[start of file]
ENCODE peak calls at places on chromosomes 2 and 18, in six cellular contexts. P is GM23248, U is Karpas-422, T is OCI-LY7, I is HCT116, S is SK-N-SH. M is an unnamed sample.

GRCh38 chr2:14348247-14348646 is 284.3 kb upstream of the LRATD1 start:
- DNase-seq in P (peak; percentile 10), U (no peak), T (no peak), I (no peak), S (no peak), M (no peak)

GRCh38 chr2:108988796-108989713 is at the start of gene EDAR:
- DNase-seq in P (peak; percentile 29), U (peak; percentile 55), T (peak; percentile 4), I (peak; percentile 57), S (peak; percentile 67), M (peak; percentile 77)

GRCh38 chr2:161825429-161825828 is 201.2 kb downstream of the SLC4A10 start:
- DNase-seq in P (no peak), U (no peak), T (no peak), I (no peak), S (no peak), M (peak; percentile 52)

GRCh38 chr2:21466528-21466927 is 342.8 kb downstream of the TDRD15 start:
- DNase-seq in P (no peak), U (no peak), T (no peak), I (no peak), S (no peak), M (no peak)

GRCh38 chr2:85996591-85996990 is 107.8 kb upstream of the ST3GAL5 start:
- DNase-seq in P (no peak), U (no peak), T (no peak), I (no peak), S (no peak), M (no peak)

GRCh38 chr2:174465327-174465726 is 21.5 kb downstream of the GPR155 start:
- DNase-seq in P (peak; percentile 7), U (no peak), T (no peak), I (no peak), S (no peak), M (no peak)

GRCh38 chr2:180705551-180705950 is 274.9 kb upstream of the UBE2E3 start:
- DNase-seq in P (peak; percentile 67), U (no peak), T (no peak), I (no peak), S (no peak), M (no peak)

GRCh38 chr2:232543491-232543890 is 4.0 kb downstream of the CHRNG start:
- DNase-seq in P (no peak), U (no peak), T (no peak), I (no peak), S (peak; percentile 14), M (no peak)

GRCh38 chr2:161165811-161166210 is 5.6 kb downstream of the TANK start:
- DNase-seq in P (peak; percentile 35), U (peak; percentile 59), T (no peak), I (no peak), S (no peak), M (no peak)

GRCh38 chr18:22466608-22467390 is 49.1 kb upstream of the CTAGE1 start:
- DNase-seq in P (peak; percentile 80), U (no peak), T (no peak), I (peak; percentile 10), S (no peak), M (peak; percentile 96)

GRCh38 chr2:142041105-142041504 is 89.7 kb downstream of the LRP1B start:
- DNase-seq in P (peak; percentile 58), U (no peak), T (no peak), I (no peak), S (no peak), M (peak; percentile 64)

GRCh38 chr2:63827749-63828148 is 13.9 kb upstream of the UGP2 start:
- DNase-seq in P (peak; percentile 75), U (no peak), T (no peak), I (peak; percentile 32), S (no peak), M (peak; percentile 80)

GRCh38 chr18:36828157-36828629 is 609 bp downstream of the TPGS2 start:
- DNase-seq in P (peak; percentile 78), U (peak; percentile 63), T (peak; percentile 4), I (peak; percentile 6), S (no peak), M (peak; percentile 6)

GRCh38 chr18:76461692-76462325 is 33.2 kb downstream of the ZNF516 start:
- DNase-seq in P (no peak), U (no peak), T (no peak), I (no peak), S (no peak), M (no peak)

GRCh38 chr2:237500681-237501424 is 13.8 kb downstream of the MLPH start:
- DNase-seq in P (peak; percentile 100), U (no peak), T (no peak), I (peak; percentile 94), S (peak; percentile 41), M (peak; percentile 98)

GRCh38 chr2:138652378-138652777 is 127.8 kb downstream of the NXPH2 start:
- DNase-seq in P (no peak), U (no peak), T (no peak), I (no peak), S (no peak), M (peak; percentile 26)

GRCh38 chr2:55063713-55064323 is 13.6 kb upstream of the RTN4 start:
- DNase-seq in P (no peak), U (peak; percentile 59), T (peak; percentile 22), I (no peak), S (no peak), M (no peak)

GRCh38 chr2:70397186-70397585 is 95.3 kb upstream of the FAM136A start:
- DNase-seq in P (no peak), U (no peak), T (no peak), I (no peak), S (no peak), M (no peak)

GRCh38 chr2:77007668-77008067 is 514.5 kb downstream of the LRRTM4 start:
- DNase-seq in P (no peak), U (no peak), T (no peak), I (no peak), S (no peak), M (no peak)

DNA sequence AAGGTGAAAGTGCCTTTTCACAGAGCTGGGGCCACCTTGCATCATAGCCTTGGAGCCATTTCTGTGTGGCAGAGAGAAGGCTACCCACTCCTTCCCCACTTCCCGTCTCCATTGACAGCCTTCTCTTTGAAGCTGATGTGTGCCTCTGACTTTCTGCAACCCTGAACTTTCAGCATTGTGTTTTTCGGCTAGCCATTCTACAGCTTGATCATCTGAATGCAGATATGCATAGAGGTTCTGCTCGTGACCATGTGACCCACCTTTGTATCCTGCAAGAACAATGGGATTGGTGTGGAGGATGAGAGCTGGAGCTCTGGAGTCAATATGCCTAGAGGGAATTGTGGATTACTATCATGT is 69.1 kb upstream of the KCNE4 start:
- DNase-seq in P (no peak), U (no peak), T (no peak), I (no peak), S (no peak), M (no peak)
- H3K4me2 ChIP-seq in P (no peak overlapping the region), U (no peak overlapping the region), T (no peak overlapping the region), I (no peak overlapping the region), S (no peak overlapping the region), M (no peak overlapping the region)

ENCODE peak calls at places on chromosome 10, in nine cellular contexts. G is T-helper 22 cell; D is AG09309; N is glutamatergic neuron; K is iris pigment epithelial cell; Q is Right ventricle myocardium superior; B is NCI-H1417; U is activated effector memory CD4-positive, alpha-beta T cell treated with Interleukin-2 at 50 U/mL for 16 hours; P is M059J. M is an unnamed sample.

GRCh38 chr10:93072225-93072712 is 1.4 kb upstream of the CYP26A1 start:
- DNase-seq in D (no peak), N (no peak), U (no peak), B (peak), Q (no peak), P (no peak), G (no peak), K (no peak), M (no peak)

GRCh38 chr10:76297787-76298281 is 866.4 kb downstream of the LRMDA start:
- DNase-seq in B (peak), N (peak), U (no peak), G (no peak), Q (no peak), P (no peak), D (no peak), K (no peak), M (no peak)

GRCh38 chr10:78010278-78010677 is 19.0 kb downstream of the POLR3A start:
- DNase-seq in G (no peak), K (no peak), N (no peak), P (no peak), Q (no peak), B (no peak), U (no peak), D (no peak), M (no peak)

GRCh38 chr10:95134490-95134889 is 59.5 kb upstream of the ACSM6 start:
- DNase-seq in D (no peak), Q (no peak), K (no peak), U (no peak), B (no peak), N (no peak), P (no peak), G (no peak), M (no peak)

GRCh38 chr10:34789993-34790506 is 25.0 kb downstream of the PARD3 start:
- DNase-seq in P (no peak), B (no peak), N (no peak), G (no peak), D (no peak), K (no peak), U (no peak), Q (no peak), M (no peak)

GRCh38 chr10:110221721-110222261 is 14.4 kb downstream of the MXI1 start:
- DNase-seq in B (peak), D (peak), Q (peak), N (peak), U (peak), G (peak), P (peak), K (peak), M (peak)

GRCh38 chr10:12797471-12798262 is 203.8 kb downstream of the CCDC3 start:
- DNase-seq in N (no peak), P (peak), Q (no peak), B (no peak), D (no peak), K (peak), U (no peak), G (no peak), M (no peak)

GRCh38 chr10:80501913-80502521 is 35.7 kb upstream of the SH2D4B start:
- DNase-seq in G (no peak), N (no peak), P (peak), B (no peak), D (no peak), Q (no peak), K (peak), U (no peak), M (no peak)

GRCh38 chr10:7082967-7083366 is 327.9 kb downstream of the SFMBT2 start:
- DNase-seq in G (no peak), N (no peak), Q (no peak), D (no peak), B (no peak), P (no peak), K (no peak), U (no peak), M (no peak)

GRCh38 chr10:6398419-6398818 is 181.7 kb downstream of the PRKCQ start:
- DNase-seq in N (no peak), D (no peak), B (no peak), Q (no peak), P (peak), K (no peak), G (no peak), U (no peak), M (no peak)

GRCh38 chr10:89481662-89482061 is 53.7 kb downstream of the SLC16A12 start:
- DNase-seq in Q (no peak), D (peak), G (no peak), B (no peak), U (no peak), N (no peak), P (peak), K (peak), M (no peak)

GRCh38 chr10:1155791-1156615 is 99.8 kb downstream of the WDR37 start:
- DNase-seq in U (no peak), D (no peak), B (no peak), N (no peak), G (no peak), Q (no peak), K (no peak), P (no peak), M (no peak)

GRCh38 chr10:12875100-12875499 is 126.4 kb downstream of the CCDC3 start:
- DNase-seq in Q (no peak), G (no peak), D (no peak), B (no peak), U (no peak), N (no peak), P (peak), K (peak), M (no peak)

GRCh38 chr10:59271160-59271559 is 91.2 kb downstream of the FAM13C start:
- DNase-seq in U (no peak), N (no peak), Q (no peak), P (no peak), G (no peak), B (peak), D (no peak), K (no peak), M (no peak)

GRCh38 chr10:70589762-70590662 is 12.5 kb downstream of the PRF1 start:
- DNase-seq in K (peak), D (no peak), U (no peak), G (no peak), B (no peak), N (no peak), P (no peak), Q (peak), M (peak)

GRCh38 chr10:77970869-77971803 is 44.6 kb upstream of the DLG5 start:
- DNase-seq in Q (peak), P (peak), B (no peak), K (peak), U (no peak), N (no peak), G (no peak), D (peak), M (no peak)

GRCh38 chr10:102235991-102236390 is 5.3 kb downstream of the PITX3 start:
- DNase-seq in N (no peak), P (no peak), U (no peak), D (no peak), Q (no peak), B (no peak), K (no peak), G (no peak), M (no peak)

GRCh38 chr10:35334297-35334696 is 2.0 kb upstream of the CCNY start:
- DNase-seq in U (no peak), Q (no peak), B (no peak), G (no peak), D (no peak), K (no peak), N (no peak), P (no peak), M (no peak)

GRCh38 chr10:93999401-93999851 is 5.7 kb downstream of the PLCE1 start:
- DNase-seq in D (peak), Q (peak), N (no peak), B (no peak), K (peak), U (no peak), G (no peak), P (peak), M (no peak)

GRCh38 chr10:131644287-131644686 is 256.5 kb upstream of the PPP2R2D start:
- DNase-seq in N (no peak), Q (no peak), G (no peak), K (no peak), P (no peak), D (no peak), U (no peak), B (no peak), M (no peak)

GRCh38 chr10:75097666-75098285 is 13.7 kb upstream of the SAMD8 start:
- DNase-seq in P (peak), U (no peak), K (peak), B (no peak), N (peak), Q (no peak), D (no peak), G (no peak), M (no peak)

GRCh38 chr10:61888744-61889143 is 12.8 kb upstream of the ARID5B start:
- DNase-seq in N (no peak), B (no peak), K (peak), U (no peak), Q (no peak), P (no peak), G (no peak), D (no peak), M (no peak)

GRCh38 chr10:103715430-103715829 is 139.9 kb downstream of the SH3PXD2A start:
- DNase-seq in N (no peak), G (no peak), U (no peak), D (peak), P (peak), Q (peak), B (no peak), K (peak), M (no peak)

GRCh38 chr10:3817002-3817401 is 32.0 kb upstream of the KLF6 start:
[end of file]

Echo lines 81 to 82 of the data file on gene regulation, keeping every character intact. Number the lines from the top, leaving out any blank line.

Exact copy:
- DNase-seq in D (peak), Q (peak), N (no peak), B (no peak), K (peak), U (no peak), G (no peak), P (peak), M (no peak)

GRCh38 chr10:131644287-131644686 is 256.5 kb upstream of the PPP2R2D start: